Helmut Buhler's big day: An everyday programmer finds a critical Windows hole
The typical security vulnerability and patching story paints security researchers as the good guys in the white hats, the straight shooting style, and the soda pop. But on this particular Patch Tuesday (a lighter one than most) Microsoft is crediting not some white-hat researcher but a really good guy -- a fellow who's the author of a simple Sidebar gadget that displays the contents of your clipboard -- as having done the right thing and notified Microsoft of a critical hole.
German developer Helmut Buhler, whose other claim to fame is a portable wrapper function that makes dialog boxes in Windows 95 and XP look like those in Vista, was credited by Microsoft today for discovering one of the critical vulnerabilities being addressed by the March edition of its Patch Tuesday bug fixes.
It's a serious hole that has resided deep in the kernel of the operating ever since Windows 2000 Service Pack 4, so it may be a miracle that it hasn't been found up to now: In a rerun of a problem that rears its ugly head now almost semi-annually, the Graphics Device Interface (the old system for projecting 2D graphics in Windows, outmoded now by Windows Presentation Foundation) can be leveraged for passing what's supposed to be a kernel mode API function in user mode. That leads to the possibility that any code in memory could be executed without proper authentication, and in this case once again, a malformed Windows Metafile (WMF) graphic could place that code in memory.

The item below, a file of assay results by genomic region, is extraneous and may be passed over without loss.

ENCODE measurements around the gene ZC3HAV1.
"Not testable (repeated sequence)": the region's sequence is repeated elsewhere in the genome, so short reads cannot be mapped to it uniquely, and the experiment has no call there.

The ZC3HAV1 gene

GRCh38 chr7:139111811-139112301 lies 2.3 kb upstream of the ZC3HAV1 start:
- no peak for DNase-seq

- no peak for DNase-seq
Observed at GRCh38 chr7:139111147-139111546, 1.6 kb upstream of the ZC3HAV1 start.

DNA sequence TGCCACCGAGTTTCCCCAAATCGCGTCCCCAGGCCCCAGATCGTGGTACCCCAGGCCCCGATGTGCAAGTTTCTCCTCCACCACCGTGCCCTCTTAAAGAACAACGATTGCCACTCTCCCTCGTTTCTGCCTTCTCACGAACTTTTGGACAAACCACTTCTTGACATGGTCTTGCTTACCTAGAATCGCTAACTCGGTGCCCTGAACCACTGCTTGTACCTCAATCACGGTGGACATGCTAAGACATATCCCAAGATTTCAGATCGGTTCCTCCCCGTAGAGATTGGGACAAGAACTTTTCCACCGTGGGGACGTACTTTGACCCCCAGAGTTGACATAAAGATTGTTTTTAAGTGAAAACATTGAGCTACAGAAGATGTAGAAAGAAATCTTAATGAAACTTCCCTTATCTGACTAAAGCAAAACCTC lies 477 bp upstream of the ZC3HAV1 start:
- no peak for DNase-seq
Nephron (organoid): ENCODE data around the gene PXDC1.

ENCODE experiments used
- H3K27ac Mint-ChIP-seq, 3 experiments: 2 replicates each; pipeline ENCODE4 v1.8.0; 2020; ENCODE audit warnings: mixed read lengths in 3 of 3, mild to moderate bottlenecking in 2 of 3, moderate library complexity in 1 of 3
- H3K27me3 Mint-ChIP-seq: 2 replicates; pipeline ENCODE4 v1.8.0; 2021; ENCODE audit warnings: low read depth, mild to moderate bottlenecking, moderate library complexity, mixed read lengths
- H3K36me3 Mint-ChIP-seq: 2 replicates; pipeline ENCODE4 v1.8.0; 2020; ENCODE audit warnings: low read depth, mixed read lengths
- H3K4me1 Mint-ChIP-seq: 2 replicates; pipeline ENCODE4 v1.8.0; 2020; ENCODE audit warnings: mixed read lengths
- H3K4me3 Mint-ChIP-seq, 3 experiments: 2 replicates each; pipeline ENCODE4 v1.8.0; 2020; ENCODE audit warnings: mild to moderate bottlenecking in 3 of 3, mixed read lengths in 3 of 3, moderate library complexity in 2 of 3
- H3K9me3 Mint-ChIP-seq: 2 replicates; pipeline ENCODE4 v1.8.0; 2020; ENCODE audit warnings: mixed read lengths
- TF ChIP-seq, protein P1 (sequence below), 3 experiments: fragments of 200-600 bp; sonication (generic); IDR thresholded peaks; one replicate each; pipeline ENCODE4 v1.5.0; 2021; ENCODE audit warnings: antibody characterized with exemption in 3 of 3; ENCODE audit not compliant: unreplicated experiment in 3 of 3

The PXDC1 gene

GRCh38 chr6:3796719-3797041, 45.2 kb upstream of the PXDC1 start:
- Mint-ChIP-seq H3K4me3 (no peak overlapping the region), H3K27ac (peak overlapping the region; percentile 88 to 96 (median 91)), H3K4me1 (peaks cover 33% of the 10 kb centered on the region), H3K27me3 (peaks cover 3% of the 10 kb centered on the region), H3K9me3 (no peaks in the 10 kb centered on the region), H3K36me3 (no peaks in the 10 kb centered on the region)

Very little Windows software even uses WMF any more, so on the surface, this might seem like a very limited problem. However, quite a bit of Windows' functionality currently sits there under-utilized, though without being decommissioned; for the sake of backwards compatibility, it must remain. Thus it's conceivable that a malicious program could be the one to make use of functionality that doesn't really have a purpose anymore in modern Windows; so just because WMF is a relic of the early 1990s doesn't mean it can't leave a hole for everyone that's exploitable.
In addition to Windows 2000 SP4, this vulnerability can be found in all editions of Windows XP up to Service Pack 3; Windows Server 2003 for x86, x64, and Itanium systems; Windows Vista up to SP1; and Windows Server 2008 for x86, x64.